BIOGRAPHY
The greatest of the mathematics and astronomers of the time of Plato, Eudoxos of Knidos (400350 BC approximately). He broadened the theory of numbers beyond the Pythagorean tradition by proving the existence of irregular substances, and inventing methods of calculating curved surfaces. Moreover, with the homocentric sphere system he invented, he gave the first well documented explanation of the planets movement, and presenting yet once more the persistence of ancient Greek to the perfection of the sphere. He was the one applying geometry to the science of astronomy, and the one to outline the fact that there should be interaction between theory and observation, a basic principle to astronomy ever since.
He studies mathematics and medicine to a school with a reputation similar to that of Hippocrates (the greatest doctor of ancient Greece). A rich doctor, impressed by his abilities, sponsored him to go to Athens and study at Plato’s academy. He lived in Egypt for 18 months, during the reign of Nectanevo the First. In Heliopolis (nowadays a suburb of Cairo) he was initiated into the Egyptian wisdom, including astronomy. It was there that he wrote “8 years”, his first important work, probably after studying Venus. Later on he travelled to Propontis Sea teaching, and then returned to Athens where he became a well known legislator.
Eudoxos made two important contributions to mathematics, one being the theory of analogy, and the other the theory of depletion, both attributed to Eudoxos by Proklos and Archimedes. It might be that the theory of axioms of Eukleides was first induced by Eudoxos.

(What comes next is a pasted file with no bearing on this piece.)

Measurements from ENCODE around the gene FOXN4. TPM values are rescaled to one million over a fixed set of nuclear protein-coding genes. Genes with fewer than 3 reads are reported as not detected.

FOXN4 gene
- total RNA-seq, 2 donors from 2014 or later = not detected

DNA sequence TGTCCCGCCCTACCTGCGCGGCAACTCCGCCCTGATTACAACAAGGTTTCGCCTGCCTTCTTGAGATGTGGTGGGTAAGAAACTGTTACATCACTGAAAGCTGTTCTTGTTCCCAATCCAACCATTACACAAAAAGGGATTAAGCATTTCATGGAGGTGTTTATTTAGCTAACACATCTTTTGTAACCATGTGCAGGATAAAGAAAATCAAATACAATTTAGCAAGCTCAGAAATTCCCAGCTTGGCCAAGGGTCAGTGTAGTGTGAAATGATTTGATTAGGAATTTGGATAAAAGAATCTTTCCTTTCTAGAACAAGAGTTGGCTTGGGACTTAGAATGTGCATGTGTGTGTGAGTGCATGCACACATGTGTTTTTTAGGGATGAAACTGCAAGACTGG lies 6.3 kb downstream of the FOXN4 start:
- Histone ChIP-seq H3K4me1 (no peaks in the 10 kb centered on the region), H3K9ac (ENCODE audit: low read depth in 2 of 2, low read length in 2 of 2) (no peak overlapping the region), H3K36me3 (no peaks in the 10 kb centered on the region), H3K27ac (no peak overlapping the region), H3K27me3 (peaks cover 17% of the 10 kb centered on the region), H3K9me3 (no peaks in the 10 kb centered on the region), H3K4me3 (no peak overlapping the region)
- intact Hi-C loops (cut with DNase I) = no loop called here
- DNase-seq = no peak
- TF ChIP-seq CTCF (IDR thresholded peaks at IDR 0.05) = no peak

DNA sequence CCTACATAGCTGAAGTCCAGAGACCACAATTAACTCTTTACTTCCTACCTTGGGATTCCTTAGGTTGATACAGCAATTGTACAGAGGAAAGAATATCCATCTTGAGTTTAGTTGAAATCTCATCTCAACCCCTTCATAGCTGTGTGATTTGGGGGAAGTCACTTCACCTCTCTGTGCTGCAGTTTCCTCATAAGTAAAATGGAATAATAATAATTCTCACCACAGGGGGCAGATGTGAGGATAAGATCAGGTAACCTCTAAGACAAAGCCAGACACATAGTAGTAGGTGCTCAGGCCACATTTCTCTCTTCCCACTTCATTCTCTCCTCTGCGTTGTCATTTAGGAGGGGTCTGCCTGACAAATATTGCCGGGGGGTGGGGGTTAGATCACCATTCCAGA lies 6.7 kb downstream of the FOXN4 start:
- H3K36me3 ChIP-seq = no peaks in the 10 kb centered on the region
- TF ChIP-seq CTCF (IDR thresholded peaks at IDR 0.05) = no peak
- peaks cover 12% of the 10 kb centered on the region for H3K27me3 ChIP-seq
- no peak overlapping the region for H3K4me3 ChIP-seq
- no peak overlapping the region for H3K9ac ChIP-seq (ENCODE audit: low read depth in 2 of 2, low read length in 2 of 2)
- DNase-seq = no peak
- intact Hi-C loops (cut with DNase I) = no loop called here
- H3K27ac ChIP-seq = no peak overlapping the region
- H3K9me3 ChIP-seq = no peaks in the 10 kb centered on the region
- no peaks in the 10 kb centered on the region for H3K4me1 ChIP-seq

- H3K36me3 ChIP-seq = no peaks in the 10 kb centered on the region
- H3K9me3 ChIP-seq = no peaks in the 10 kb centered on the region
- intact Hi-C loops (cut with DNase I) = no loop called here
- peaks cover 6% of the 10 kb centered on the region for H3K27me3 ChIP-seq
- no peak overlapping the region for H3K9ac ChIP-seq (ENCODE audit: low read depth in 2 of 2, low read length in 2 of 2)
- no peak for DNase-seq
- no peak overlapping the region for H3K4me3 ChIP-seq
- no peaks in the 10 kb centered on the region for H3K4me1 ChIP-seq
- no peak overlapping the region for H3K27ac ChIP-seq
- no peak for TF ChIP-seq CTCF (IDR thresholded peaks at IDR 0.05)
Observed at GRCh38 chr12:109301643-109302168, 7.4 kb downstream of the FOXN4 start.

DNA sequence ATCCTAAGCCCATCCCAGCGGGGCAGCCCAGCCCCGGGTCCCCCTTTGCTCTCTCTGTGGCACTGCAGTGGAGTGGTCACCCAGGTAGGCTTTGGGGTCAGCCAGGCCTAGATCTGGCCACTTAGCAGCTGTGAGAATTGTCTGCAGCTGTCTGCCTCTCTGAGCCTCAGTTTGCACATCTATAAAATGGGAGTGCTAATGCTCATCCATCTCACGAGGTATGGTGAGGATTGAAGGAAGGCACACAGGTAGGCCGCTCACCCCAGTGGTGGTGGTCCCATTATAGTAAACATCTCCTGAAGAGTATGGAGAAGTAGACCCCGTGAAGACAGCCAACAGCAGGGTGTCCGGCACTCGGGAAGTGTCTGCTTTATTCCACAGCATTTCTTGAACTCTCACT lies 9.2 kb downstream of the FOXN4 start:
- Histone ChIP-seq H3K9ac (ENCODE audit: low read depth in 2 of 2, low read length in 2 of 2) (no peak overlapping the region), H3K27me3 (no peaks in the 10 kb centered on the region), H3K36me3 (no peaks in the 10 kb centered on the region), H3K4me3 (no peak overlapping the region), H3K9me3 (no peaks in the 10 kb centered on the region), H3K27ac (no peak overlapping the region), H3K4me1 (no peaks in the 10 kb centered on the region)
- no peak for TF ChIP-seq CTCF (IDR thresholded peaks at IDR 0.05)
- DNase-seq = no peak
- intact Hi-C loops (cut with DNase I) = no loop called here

It is often said that it was Aristarchos of Samos who first calculated the distance between Earth from the Moon and the Sun, but there is a possibility that it was Eudoxos who found it. He gave a solution to another astronomical problem, explaining mathematically the phenomenal movement of the Sun, Moon, and the five known planets, by defining each one’s distance from Earth, order being Moon, Mercury, Venus, Sun, Mars, Jupiter and Saturn.
He created a model of 27 spheres, placing on the external sphere every stable star so as to consider their daily movement, and building a model of connected spheres for each one of the celestial bodies, 3 for the sun, 3 for the moon, 4 for each of the remaining planets, each sphere with the desired pitch and velocity.
After his death, at around 350 BC, mathematic science was led to new frontiers due to his contribution, His idea that a normal circular movement can explain all celestial movement survived until the 17th century AD.